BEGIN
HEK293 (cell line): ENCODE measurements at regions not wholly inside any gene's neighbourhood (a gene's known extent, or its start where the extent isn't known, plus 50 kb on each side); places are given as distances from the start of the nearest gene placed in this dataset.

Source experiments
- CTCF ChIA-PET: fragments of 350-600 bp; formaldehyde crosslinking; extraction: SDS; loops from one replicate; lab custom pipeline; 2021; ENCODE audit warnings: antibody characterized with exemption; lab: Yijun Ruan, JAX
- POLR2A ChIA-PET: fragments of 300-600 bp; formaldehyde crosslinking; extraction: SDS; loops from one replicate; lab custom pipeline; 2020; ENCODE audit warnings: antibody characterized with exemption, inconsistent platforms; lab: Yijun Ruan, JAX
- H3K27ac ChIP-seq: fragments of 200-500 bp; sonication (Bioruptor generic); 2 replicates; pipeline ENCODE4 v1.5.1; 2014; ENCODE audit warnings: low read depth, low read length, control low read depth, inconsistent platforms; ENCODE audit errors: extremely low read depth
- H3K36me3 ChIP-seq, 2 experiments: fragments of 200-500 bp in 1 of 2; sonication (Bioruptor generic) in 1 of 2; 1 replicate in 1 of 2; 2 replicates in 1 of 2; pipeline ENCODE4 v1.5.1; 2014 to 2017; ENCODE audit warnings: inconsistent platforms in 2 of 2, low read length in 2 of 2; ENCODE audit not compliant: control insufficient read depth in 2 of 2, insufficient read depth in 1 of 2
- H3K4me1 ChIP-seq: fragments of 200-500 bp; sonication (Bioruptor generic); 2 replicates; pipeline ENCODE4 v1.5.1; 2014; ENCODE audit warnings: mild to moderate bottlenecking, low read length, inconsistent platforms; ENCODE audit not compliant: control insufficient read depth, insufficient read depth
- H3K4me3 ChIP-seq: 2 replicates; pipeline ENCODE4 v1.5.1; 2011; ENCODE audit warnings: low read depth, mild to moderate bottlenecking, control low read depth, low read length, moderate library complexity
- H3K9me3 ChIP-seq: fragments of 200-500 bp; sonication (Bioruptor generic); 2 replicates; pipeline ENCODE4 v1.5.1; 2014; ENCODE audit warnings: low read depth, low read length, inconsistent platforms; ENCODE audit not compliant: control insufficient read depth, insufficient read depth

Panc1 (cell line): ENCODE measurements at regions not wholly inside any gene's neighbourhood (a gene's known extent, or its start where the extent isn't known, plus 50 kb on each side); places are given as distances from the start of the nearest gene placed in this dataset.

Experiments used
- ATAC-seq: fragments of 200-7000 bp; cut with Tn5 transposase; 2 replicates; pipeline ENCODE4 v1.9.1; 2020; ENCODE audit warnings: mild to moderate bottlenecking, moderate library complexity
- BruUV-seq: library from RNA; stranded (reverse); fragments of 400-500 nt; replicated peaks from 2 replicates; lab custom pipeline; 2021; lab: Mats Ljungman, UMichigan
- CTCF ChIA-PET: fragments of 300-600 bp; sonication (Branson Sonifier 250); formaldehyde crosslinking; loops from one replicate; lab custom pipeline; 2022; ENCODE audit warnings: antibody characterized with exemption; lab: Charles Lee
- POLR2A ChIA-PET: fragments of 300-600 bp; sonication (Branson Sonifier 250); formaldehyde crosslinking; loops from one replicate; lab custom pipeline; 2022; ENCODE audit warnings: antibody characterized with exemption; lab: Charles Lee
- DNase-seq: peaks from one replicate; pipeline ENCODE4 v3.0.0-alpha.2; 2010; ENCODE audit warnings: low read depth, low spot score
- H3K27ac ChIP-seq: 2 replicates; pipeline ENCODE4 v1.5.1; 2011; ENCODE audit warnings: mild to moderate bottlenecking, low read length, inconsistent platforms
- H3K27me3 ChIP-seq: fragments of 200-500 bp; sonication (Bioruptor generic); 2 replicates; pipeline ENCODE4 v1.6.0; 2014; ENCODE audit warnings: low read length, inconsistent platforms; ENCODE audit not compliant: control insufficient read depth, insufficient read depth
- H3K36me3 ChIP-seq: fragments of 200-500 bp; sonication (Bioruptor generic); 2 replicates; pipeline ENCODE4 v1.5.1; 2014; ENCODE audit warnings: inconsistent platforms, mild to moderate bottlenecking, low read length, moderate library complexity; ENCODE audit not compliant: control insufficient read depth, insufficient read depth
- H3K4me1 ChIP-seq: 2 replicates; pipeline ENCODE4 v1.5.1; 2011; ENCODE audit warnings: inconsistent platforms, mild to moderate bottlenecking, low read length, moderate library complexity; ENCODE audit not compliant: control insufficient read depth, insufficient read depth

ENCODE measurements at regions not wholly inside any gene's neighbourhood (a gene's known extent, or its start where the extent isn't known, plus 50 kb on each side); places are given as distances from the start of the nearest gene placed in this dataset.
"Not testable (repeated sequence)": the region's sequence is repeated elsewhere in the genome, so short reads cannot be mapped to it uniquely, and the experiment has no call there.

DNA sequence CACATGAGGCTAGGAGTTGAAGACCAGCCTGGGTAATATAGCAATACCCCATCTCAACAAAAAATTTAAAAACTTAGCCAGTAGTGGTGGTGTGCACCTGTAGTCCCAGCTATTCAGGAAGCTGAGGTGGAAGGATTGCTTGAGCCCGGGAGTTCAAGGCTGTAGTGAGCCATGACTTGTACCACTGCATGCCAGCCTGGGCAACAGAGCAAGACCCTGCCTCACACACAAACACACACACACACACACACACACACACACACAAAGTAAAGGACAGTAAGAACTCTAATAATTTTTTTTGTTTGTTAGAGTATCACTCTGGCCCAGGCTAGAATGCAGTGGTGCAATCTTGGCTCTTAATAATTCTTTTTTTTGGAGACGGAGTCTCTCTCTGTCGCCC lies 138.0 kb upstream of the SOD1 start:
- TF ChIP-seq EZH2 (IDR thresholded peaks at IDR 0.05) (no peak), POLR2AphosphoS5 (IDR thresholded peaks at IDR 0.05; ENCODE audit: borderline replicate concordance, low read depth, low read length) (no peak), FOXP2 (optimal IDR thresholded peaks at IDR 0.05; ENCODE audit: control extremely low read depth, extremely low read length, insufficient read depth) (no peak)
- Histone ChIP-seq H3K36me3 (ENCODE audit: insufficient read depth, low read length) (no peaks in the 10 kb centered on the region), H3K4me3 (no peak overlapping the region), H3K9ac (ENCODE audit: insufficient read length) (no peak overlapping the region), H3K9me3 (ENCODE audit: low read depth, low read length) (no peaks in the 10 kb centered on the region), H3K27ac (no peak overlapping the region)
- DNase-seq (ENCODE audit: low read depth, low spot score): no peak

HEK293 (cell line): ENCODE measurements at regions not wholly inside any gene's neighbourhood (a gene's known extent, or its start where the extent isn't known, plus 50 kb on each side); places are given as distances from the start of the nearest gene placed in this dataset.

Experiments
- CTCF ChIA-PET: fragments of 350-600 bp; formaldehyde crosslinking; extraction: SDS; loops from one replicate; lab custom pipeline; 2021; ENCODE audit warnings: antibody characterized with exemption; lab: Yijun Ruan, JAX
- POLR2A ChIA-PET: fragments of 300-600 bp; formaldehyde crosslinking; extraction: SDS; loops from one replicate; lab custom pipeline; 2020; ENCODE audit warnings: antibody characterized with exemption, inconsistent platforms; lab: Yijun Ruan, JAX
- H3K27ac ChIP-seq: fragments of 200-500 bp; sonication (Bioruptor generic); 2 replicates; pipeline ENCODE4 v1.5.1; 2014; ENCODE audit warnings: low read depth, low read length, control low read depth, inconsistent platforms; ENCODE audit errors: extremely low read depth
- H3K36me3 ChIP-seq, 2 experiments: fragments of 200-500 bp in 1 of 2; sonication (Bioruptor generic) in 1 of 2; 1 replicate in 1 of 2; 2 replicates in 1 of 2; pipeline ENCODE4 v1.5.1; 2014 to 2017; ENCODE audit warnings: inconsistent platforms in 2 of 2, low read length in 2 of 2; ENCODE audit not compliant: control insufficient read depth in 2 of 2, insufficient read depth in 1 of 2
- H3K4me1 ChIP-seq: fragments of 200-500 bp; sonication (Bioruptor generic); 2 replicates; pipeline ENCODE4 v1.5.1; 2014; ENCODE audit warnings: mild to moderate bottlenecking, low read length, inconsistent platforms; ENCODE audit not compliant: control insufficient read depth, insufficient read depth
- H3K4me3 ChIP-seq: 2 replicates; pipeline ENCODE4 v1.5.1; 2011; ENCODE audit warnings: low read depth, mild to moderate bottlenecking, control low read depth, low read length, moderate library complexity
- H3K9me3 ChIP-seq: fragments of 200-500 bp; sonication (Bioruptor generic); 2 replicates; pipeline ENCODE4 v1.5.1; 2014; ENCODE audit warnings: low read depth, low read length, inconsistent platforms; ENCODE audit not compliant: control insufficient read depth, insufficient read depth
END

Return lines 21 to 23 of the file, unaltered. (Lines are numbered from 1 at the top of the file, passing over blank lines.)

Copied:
ENCODE measurements at regions not wholly inside any gene's neighbourhood (a gene's known extent, or its start where the extent isn't known, plus 50 kb on each side); places are given as distances from the start of the nearest gene placed in this dataset.
"Not testable (repeated sequence)": the region's sequence is repeated elsewhere in the genome, so short reads cannot be mapped to it uniquely, and the experiment has no call there.

DNA sequence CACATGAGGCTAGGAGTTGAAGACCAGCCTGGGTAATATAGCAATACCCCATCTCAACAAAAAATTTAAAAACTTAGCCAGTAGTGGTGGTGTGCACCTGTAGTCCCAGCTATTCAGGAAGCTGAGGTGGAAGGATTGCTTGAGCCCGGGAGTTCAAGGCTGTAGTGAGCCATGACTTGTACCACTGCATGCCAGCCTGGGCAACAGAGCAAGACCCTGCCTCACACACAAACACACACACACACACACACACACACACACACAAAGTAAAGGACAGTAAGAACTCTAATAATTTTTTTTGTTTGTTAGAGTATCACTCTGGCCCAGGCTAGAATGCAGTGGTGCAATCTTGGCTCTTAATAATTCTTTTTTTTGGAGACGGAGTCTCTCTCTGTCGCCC lies 138.0 kb upstream of the SOD1 start: